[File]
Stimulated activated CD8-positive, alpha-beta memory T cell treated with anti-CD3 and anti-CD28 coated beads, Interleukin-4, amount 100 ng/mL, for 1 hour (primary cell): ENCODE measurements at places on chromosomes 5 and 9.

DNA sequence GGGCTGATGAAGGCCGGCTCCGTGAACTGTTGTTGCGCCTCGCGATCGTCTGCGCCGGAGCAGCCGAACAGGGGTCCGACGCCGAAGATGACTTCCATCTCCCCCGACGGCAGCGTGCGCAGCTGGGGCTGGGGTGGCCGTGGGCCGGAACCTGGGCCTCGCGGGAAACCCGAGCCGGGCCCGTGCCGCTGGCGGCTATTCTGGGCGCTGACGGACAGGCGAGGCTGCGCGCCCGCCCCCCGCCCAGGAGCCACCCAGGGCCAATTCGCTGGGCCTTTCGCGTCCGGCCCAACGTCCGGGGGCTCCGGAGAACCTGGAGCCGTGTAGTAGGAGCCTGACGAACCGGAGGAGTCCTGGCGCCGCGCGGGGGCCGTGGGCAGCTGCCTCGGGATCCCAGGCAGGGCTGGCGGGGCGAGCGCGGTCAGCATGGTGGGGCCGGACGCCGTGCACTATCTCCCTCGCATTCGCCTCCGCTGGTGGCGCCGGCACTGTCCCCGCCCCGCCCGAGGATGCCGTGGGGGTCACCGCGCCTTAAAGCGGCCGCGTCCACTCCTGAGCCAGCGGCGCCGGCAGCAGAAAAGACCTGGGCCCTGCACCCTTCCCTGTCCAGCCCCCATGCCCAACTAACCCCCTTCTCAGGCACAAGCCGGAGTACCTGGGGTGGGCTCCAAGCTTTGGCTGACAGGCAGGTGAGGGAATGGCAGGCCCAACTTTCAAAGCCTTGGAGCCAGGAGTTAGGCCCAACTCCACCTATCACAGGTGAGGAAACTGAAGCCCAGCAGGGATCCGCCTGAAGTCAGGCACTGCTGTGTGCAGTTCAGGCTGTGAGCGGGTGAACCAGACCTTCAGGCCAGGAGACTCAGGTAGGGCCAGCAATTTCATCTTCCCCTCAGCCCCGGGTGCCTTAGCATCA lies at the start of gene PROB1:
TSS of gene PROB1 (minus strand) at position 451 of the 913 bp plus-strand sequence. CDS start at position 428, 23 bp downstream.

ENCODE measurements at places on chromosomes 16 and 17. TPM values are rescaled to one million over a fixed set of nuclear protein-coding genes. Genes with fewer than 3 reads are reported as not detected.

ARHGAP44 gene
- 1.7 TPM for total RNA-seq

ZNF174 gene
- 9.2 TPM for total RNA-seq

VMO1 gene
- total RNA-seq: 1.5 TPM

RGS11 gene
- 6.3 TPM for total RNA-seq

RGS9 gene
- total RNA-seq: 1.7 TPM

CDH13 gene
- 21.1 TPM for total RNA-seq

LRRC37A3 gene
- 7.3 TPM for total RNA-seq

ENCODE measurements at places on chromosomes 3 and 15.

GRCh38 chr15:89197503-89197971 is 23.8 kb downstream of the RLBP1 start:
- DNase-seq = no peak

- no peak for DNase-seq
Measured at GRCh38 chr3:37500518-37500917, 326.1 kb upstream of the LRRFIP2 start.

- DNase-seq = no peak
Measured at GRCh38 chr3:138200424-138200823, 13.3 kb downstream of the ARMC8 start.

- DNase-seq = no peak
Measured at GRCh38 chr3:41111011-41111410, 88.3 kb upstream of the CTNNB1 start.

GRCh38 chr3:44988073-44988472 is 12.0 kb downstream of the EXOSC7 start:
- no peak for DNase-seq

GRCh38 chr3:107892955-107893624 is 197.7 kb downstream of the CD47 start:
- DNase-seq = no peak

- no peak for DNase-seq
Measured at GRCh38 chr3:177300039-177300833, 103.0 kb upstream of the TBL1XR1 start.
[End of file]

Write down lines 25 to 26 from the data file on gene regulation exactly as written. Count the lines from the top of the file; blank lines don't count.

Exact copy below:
Measured at GRCh38 chr3:138200424-138200823, 13.3 kb downstream of the ARMC8 start.

- DNase-seq = no peak